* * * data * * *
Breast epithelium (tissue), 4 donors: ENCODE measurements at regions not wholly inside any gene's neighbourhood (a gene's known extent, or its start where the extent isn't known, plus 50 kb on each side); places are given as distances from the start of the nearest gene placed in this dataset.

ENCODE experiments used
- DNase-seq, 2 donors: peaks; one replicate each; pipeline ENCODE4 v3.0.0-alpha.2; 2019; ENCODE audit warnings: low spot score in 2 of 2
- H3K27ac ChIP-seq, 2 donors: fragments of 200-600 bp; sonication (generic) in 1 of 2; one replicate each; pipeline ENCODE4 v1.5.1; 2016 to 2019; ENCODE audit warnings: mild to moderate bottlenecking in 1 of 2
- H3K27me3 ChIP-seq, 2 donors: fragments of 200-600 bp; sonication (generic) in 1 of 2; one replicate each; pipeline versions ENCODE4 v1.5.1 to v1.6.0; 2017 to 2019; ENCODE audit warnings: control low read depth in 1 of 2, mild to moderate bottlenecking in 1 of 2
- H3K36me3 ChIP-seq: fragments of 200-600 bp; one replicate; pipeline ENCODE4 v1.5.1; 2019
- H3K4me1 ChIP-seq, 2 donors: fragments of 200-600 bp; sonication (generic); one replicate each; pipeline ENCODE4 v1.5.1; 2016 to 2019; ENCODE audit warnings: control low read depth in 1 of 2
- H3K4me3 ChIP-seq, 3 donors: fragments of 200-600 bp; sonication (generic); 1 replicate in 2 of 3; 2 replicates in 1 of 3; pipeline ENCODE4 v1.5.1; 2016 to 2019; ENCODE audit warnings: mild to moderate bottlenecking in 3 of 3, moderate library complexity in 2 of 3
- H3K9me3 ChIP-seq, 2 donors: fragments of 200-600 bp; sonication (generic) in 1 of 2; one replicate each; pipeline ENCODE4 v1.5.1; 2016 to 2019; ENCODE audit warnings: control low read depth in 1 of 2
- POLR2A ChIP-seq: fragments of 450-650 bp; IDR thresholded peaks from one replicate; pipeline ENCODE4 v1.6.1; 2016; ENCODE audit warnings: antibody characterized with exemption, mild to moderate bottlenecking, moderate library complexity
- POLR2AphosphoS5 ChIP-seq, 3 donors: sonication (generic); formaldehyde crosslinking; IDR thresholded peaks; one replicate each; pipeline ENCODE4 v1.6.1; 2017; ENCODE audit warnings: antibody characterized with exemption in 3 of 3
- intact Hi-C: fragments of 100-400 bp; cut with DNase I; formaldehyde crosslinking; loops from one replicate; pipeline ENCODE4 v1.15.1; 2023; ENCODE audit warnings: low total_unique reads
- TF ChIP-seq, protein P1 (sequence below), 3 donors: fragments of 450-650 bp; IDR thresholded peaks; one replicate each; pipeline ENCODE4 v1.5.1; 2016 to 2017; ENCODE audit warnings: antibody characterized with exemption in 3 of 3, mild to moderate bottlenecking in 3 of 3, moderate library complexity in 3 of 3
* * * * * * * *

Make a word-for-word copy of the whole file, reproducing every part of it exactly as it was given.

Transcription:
Breast epithelium (tissue), 4 donors: ENCODE measurements at regions not wholly inside any gene's neighbourhood (a gene's known extent, or its start where the extent isn't known, plus 50 kb on each side); places are given as distances from the start of the nearest gene placed in this dataset.

ENCODE experiments used
- DNase-seq, 2 donors: peaks; one replicate each; pipeline ENCODE4 v3.0.0-alpha.2; 2019; ENCODE audit warnings: low spot score in 2 of 2
- H3K27ac ChIP-seq, 2 donors: fragments of 200-600 bp; sonication (generic) in 1 of 2; one replicate each; pipeline ENCODE4 v1.5.1; 2016 to 2019; ENCODE audit warnings: mild to moderate bottlenecking in 1 of 2
- H3K27me3 ChIP-seq, 2 donors: fragments of 200-600 bp; sonication (generic) in 1 of 2; one replicate each; pipeline versions ENCODE4 v1.5.1 to v1.6.0; 2017 to 2019; ENCODE audit warnings: control low read depth in 1 of 2, mild to moderate bottlenecking in 1 of 2
- H3K36me3 ChIP-seq: fragments of 200-600 bp; one replicate; pipeline ENCODE4 v1.5.1; 2019
- H3K4me1 ChIP-seq, 2 donors: fragments of 200-600 bp; sonication (generic); one replicate each; pipeline ENCODE4 v1.5.1; 2016 to 2019; ENCODE audit warnings: control low read depth in 1 of 2
- H3K4me3 ChIP-seq, 3 donors: fragments of 200-600 bp; sonication (generic); 1 replicate in 2 of 3; 2 replicates in 1 of 3; pipeline ENCODE4 v1.5.1; 2016 to 2019; ENCODE audit warnings: mild to moderate bottlenecking in 3 of 3, moderate library complexity in 2 of 3
- H3K9me3 ChIP-seq, 2 donors: fragments of 200-600 bp; sonication (generic) in 1 of 2; one replicate each; pipeline ENCODE4 v1.5.1; 2016 to 2019; ENCODE audit warnings: control low read depth in 1 of 2
- POLR2A ChIP-seq: fragments of 450-650 bp; IDR thresholded peaks from one replicate; pipeline ENCODE4 v1.6.1; 2016; ENCODE audit warnings: antibody characterized with exemption, mild to moderate bottlenecking, moderate library complexity
- POLR2AphosphoS5 ChIP-seq, 3 donors: sonication (generic); formaldehyde crosslinking; IDR thresholded peaks; one replicate each; pipeline ENCODE4 v1.6.1; 2017; ENCODE audit warnings: antibody characterized with exemption in 3 of 3
- intact Hi-C: fragments of 100-400 bp; cut with DNase I; formaldehyde crosslinking; loops from one replicate; pipeline ENCODE4 v1.15.1; 2023; ENCODE audit warnings: low total_unique reads
- TF ChIP-seq, protein P1 (sequence below), 3 donors: fragments of 450-650 bp; IDR thresholded peaks; one replicate each; pipeline ENCODE4 v1.5.1; 2016 to 2017; ENCODE audit warnings: antibody characterized with exemption in 3 of 3, mild to moderate bottlenecking in 3 of 3, moderate library complexity in 3 of 3